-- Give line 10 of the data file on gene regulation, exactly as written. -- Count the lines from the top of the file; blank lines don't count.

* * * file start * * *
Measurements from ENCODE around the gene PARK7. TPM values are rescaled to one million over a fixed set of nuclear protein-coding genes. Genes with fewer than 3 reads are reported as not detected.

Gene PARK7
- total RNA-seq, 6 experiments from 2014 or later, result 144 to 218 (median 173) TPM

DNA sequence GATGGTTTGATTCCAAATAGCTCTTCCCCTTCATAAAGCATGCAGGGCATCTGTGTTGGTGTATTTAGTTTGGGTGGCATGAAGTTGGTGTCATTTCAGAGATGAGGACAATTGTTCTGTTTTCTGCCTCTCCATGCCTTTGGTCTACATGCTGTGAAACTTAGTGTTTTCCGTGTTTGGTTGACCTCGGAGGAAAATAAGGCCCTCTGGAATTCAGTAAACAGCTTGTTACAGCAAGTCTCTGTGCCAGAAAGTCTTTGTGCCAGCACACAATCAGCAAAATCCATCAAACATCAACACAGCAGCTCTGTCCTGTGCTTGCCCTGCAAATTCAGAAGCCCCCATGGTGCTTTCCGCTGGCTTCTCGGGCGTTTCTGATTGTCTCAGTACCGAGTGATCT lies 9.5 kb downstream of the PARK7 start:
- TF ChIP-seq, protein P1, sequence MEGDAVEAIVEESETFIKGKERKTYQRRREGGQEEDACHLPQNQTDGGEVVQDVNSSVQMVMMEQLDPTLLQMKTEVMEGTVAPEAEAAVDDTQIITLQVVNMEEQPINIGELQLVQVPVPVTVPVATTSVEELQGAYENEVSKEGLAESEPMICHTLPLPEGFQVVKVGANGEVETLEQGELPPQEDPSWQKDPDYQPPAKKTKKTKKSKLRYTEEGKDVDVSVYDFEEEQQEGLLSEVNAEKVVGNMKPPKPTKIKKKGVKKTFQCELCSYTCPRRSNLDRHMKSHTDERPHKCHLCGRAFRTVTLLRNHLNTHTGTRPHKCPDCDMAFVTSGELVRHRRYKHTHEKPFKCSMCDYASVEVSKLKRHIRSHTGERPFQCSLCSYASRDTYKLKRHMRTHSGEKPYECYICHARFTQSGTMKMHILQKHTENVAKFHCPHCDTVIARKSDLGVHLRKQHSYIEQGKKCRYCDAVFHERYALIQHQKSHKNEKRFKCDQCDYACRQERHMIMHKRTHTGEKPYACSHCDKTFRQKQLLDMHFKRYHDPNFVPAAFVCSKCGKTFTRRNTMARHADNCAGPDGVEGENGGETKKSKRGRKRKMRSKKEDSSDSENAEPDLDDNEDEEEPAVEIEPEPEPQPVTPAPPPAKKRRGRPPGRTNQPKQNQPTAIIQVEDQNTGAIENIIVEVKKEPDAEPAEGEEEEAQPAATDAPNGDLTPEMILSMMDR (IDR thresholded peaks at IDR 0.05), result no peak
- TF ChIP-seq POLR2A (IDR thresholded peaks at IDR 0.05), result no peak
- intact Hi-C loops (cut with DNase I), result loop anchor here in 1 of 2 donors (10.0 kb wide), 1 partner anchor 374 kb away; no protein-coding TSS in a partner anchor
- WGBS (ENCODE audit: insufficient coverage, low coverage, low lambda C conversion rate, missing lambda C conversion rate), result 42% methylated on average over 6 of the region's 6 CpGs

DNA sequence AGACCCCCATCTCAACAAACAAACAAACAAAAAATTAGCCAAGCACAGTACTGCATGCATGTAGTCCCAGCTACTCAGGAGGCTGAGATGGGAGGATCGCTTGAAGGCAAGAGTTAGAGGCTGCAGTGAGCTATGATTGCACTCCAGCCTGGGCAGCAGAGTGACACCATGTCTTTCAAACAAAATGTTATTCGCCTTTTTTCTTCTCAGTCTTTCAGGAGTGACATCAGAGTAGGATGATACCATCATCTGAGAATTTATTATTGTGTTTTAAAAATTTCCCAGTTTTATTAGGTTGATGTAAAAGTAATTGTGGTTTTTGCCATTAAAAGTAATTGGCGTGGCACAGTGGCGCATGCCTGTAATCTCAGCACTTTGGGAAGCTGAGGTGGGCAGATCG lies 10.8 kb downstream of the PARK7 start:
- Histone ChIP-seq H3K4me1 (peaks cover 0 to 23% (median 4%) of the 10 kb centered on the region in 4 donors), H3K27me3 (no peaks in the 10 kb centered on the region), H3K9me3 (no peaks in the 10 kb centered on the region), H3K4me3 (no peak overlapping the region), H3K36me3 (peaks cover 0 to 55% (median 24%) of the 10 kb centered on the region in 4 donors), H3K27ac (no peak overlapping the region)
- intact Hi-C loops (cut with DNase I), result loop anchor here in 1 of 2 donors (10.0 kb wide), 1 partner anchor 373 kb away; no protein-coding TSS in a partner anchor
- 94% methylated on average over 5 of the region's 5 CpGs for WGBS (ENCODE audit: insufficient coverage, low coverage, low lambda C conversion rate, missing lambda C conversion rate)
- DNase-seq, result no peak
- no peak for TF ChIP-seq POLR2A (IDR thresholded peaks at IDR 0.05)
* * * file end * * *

- Histone ChIP-seq H3K4me1 (peaks cover 0 to 23% (median 4%) of the 10 kb centered on the region in 4 donors), H3K27me3 (no peaks in the 10 kb centered on the region), H3K9me3 (no peaks in the 10 kb centered on the region), H3K4me3 (no peak overlapping the region), H3K36me3 (peaks cover 0 to 55% (median 24%) of the 10 kb centered on the region in 4 donors), H3K27ac (no peak overlapping the region)